So here I am, twelve years after throwing my last ruptured duck incompletion in a meaningless scrimmage someplace called Berea, Ohio. I have become a Toyota/Chevy sales associate for my Uncle Lamar and a mid-rung, well lower mid-rung, motivational speaker for myself.
So if I can catch a little affection from some woman who used to kiss the image of my face inside her locker and in her teenaged dreams, well, maybe we both are getting what we need out of life. At least for that moment.
“Larry! Larry! Oh good, I caught you before you went into the ballroom. ”
Vern Tarwater, the Brigantine’s events director, trots down the hall toward me from his office next to the hotel’s business center. One of those chubby guys whose pants always looked too short and too tight whether he stood up or sat down, Vern’s a good egg who always takes good care of me when I visit his hotel.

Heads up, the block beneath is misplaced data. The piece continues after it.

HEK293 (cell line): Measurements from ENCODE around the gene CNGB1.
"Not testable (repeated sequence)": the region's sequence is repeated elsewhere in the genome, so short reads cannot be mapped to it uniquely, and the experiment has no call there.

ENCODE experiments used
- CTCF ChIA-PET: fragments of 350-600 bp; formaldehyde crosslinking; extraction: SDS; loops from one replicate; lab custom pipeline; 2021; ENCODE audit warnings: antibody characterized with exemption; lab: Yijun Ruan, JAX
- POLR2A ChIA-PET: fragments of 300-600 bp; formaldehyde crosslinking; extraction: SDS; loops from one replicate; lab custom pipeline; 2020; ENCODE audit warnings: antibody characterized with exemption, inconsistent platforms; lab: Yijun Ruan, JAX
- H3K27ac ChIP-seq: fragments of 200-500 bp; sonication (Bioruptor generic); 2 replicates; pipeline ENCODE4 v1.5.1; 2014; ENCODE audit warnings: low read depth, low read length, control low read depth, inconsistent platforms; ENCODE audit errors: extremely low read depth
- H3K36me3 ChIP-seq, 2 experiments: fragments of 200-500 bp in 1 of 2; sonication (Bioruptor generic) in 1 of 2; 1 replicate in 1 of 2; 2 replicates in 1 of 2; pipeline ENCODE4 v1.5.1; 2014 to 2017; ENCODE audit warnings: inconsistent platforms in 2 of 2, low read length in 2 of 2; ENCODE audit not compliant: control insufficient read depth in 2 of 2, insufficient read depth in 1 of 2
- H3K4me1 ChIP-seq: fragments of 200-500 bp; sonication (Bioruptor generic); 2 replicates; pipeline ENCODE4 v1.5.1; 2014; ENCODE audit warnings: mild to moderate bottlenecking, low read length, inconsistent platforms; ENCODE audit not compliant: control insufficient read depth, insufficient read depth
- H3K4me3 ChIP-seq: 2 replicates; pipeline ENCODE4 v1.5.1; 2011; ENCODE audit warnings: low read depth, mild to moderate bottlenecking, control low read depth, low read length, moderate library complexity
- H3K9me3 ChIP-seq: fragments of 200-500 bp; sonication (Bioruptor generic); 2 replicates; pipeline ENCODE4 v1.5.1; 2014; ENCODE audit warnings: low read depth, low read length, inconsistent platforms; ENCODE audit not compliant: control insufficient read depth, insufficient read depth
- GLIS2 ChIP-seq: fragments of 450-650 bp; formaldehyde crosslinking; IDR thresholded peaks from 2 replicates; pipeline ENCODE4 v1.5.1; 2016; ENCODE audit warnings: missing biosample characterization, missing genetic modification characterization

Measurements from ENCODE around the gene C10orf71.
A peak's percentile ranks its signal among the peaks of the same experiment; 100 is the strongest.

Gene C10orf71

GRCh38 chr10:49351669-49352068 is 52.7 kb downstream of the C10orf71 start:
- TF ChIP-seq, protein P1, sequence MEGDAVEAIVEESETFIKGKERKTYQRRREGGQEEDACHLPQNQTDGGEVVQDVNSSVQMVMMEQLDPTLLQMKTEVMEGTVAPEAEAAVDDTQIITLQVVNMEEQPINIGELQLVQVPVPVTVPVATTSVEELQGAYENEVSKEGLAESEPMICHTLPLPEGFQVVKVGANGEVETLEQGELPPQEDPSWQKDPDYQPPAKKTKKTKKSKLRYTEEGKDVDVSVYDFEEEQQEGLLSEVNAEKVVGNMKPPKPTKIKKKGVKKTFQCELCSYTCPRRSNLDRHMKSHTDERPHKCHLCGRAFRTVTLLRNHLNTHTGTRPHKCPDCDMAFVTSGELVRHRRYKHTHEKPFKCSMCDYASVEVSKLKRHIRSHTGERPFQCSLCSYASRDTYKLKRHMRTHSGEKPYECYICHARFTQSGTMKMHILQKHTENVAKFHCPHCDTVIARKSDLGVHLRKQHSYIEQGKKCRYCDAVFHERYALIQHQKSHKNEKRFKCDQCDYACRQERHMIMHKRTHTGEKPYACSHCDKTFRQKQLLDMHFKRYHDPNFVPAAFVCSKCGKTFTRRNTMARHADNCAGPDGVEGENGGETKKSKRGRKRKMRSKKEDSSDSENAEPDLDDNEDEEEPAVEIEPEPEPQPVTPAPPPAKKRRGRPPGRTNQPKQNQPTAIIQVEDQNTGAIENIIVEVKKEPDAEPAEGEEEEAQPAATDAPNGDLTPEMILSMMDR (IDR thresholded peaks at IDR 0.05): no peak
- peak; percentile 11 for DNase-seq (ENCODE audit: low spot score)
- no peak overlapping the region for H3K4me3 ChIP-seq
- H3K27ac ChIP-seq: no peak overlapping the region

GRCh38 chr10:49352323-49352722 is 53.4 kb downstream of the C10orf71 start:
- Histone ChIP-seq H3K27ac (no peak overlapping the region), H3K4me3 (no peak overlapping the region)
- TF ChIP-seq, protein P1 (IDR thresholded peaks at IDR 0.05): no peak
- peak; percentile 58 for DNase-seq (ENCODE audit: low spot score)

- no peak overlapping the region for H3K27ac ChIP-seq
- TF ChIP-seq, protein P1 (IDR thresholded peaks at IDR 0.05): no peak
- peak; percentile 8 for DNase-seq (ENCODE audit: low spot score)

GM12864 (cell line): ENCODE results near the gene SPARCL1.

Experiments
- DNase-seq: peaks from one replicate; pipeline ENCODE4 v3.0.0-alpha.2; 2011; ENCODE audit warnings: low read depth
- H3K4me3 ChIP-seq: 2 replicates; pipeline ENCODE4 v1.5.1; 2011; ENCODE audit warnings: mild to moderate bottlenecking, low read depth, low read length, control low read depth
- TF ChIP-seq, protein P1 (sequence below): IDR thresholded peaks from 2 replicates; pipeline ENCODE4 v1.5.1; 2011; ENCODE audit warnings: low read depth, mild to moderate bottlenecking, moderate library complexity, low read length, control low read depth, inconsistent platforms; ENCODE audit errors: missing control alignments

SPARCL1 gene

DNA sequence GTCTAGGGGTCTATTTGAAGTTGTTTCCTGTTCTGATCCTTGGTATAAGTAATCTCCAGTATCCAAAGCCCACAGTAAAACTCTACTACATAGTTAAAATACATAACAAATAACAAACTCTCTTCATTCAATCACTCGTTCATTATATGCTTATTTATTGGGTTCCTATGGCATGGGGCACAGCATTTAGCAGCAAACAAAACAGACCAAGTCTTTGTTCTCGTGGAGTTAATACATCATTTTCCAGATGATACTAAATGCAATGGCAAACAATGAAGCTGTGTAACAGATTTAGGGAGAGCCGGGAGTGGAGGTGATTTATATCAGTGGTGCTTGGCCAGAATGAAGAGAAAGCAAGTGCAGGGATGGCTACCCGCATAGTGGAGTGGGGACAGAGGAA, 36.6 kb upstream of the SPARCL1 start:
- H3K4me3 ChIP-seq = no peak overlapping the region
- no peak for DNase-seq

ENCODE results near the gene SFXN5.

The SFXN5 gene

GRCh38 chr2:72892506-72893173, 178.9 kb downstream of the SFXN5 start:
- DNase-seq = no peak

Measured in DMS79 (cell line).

“Look, Larry, um, we realized during set-up this morning there’s been a teeny, tiny infinitesimally minor oversight on our part. We weren’t able to get hold of you until just now,” he wheezed.
I put my hands out to ease Vern to a rolling stop in front of me.
“C’mon, Vern, you know me. I’m usually prepared for any speaking emergency. What is it? Brought my own microphone, extra batteries, three different projection bulb sizes and makes, a MacBook, a laptop running both Windows and Linux, an extra tie in case I’m too matchy-matchy with the emcee…..”
“We double-booked the ballroom,” Vern said.
He tucked his head down and looked like a little sea turtle in his green uniform blazer.
“What do you mean, ‘double-booked’?”
“I mean I booked the GGSPFWFH. But Felicia Flores, my former assistant as of this morning, booked a different group for the room at the same time. And they paid cash,” Vern said.
“What’s the other group,” I asked.
“Oh, they’re a terrific group of ladies and…um, some gentlemen. The NGWTWCS. All those Gs and Ws you can see how we had this little slip-up,” he said.